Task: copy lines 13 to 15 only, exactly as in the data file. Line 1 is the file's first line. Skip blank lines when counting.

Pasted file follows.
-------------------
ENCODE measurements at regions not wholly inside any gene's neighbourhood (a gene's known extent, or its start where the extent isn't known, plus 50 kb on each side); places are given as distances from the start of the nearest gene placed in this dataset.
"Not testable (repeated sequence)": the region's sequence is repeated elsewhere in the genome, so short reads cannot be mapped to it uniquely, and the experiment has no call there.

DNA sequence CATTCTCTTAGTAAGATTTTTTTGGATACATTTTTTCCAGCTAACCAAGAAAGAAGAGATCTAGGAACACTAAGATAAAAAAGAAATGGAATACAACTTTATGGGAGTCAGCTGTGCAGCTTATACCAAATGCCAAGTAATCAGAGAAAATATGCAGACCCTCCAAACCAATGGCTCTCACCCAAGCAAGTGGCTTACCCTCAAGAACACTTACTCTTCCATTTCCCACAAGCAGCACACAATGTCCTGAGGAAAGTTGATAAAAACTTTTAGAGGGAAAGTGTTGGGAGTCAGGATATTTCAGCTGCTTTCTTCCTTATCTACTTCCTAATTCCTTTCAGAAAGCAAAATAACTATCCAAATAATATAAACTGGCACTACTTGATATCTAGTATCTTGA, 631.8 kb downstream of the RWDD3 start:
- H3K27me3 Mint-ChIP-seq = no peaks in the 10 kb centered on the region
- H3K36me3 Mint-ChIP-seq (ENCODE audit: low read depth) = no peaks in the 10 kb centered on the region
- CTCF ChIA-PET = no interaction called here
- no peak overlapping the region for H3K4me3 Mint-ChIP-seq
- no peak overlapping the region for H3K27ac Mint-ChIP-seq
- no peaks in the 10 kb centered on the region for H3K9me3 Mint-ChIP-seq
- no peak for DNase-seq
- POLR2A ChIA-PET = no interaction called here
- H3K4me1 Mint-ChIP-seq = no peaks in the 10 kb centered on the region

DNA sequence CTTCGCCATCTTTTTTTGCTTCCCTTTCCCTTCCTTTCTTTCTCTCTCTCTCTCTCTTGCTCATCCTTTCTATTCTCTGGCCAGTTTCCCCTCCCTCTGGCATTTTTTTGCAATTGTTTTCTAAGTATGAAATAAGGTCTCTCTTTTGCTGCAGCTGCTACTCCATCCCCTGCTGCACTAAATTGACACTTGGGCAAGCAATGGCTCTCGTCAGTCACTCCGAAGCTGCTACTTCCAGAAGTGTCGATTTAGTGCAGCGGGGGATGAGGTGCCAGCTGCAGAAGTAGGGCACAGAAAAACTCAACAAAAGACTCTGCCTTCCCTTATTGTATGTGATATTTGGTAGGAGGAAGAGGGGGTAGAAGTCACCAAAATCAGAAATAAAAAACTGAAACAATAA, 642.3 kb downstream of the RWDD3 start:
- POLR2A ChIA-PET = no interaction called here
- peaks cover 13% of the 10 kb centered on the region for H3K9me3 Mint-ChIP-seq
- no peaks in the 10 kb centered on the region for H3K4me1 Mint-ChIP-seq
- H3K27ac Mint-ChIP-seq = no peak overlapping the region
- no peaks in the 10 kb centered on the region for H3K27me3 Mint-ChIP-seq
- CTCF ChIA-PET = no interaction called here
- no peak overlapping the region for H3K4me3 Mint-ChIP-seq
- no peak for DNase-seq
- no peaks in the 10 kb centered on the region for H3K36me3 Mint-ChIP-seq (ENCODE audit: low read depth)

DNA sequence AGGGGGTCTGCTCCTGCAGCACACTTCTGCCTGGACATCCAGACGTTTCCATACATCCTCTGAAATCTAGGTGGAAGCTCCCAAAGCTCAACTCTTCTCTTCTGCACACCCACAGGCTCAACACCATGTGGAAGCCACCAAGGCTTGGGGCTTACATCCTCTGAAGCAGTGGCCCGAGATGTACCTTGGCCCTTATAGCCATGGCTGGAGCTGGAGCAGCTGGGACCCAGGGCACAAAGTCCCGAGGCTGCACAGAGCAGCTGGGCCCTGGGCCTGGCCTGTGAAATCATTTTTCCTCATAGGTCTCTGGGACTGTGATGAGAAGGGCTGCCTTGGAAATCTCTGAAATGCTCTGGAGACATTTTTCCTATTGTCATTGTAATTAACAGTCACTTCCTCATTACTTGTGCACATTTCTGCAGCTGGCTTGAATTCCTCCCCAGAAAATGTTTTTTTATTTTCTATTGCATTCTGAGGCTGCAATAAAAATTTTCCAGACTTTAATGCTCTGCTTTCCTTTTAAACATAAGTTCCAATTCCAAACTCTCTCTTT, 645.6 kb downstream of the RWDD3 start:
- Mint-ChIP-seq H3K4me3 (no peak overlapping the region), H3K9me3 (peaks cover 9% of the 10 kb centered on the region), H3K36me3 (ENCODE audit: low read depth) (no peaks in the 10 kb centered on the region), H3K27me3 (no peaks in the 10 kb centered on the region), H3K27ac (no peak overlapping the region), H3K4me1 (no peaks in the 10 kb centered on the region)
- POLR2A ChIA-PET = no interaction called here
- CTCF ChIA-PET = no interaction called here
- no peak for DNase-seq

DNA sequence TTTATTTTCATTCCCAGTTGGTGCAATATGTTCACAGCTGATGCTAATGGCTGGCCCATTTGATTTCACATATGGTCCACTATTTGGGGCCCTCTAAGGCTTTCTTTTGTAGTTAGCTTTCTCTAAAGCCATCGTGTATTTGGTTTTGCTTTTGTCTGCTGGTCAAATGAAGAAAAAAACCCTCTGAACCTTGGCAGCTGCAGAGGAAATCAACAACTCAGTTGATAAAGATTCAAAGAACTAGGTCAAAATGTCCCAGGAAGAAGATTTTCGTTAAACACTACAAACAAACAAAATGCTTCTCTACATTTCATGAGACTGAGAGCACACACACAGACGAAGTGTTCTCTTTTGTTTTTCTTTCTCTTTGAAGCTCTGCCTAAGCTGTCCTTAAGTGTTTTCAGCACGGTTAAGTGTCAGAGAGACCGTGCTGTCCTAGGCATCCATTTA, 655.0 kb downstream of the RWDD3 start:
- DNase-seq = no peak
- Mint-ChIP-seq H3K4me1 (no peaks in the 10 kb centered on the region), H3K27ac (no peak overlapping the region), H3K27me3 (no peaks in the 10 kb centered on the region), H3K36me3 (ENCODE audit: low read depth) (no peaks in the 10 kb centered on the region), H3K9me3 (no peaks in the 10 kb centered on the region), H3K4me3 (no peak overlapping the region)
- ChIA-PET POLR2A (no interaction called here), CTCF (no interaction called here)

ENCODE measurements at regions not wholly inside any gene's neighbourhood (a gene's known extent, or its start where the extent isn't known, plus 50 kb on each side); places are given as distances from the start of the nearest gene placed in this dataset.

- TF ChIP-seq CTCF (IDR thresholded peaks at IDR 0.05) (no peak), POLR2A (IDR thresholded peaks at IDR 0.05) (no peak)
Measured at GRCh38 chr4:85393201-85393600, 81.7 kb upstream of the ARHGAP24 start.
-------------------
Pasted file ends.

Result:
DNA sequence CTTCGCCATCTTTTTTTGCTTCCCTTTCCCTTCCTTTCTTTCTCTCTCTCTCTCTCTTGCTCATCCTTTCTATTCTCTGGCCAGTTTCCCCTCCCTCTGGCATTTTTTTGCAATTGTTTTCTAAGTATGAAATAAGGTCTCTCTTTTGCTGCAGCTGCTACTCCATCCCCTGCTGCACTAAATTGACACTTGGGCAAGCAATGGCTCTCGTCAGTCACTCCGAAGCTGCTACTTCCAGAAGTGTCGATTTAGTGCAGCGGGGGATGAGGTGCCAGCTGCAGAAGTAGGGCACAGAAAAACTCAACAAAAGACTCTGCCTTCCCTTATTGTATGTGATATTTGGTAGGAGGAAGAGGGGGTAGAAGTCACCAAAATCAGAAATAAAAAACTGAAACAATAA, 642.3 kb downstream of the RWDD3 start:
- POLR2A ChIA-PET = no interaction called here
- peaks cover 13% of the 10 kb centered on the region for H3K9me3 Mint-ChIP-seq